This blog has recently had much debate in the comments on the so-called “Hot Asian Money” phenomenon, that is purportedly injecting significant amounts of capital into BC’s housing market, most notably the west side of Vancouver, Richmond, and more recently South Surrey/White Rock. While the magnitude of recent capital injections may be more significant than past waves from Hong Kong and Taiwan in decades’ past, it helps to remember recent complaints surrounding migration policies and their often vitriolic undertones are not anything new to Vancouver.

[1] Skeldon, Ronald, Migration from China Journal of International Affairs, Winter96, Vol. 49 Issue 2, p434 (22p)

[2] Waters, Joanna, Recent Immigration and ‘Astronaut’ Households in Vancouver, British Columbia, Vancouver Centre of Excellence, Research on Immigration and Integration in the Metropolis Working Paper Series, No. 01-02

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The Japanese are going to sell their us debt so this is going to hike interest rates which in turn is going to crash property prices even more that never actually were sustained from supply and demand but rather from government intervention. It isn't just massive debt but the masses of vancouver real estate owners that think they made a good investment tat are going to see their investments halve like australia. The Japanese not only have the second most US debt but they also have been overspending way more than they can afford. Good luck with pretending this 200 billion loss is not going to have an impact.



I watch Craigslist rentals daily. I do not perceive a spike of rental activity. It is very easy to find rentals in the eastern and southern burbs. It is noticeably harder to find good rentals in VanWest and Richmond. (Caveat: I don't pay as much attention to condos.)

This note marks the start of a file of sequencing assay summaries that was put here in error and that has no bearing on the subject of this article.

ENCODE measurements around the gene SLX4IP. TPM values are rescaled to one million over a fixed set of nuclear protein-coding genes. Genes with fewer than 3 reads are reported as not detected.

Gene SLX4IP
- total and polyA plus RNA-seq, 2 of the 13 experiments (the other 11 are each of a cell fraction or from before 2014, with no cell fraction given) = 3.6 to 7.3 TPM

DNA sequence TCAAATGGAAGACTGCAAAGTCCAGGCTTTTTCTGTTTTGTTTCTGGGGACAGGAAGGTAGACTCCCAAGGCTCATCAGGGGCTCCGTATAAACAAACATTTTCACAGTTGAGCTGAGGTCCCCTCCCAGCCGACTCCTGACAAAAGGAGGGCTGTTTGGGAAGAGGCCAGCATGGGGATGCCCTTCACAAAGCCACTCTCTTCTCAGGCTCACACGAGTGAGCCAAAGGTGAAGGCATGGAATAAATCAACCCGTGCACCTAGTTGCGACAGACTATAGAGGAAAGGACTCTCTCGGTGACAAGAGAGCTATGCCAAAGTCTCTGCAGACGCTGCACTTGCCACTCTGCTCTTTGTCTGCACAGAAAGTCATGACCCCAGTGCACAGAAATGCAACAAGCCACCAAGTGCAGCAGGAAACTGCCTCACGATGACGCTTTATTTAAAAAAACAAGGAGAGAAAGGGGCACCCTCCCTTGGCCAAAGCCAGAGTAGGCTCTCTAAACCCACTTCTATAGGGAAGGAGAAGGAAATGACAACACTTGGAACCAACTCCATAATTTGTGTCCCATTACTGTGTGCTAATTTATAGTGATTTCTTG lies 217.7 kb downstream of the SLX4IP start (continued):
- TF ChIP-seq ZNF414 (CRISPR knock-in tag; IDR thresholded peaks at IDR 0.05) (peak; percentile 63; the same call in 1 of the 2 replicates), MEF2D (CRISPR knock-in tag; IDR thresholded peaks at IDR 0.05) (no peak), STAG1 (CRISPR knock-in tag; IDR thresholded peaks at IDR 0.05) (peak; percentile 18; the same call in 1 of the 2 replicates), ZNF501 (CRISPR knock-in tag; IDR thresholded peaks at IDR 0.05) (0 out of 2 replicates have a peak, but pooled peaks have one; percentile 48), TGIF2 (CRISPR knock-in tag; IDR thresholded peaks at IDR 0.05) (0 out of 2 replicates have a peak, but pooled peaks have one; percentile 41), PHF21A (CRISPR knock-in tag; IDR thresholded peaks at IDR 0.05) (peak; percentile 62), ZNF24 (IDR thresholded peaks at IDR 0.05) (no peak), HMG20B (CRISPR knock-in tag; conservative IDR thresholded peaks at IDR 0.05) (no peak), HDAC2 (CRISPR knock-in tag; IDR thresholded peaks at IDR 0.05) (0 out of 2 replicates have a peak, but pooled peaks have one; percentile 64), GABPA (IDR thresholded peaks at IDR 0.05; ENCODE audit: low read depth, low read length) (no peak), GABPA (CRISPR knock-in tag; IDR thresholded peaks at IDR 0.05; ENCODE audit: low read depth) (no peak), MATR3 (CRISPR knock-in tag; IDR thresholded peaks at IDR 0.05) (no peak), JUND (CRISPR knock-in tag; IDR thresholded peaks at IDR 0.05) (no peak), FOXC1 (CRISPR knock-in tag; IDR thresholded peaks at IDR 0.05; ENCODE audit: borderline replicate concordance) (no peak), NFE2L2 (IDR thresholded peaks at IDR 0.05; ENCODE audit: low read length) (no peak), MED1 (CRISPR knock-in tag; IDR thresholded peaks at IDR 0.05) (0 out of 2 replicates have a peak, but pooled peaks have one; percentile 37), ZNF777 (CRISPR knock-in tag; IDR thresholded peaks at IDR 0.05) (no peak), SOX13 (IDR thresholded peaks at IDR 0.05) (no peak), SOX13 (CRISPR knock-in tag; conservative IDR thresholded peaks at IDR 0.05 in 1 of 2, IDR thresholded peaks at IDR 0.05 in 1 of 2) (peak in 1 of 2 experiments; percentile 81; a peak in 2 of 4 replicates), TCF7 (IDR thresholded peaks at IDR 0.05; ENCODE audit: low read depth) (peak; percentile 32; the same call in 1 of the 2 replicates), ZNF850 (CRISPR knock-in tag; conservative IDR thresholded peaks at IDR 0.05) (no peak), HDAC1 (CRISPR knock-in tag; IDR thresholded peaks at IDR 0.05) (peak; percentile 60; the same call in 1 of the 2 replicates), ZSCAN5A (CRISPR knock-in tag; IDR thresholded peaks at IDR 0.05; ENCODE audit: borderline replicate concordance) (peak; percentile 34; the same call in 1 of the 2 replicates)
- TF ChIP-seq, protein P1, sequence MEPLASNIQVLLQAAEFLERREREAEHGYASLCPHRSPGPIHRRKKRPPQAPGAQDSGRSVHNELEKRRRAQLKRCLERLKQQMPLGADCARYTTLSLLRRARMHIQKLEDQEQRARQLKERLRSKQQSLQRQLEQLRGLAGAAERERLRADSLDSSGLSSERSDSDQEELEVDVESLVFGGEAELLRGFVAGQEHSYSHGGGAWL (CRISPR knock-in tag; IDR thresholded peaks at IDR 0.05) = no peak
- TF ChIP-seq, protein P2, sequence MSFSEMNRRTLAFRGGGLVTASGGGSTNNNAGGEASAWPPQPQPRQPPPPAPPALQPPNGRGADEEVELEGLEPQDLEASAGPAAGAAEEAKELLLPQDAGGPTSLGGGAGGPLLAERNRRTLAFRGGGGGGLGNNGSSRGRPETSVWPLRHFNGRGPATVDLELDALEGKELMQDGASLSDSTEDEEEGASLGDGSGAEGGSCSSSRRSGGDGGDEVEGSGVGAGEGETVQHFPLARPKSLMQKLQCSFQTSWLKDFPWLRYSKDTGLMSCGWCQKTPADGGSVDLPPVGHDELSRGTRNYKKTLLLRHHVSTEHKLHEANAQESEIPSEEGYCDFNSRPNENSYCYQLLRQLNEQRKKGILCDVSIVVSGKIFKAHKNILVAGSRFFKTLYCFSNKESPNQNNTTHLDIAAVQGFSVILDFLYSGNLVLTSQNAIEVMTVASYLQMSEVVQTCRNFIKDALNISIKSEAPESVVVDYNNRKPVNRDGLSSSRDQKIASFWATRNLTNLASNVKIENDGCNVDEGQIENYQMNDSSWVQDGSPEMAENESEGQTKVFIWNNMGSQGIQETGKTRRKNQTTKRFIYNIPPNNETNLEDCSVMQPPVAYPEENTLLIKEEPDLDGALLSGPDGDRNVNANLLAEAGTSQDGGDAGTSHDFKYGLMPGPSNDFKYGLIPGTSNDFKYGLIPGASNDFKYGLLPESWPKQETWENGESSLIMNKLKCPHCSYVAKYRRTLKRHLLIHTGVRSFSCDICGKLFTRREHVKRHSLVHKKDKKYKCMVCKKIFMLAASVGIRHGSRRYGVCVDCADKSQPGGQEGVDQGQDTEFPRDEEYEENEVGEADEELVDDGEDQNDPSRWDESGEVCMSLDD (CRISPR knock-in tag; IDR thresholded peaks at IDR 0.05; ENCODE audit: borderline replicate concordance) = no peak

There was a spot on Global TV tonight about the developer responsible for the Olympic Village missing a mortgage payment on their high-profile development in North Vancouver, called Evelyn. It has now gone into receivership.

I'll try and locate a video link, but for now here's a news story from 12 hours ago:

Real Estate always goes up… until it doesn't.

AG Sage


>“Uh oh bear big bond rally! Rate go down price go up! You lose again bear. Your “savings” gone too.”

Those of us who bought them a year ago are making out like bandits. But you are too ignorant about how bonds work to understand that.

[…] at March 14th, 2011 at 1:34 pm- “My office mate just bought a house WAYYY above his means in Vancouver. He did not come to […]


@I Investor:

"We are talking about hundreds of billions of trade that is going to be put back in the afterburner with Japan primarily focusing on rebuilding."

And rebuilding doesn't involve trade? I don't deny that there will be an impact and I don't buy into the 'broken windows' nonsense about GDP recently spouted by L Summers but modern economies can work through these things.

If you're looking for a fundamental threat to the modern global economy it has to be the massive accumulation of debt in the US. The consumer of the world won't be with us much longer at this rate.

I Investor

Japan is going to have a significant effect on the world economy this year. This is no greece or ireland revisited. Japan till last year was the world second largest economy. We are talking about hundreds of billions of trade that is going to be put back in the afterburner with Japan primarily focusing on rebuilding. USA will first notice the effects when the Japanese sell their bonds to recoup some lost capital from the disaster. Interest rates will go up and then US demand for Canadian goods will diminish. It's going to start affecting us proportionally like all countries that are linked with Japan. The two big countries China and the US. I think this puts a dent and cap on all hopes of a smooth economic recovery. A lot of people don't understand how are economies are intertwined.… Read more »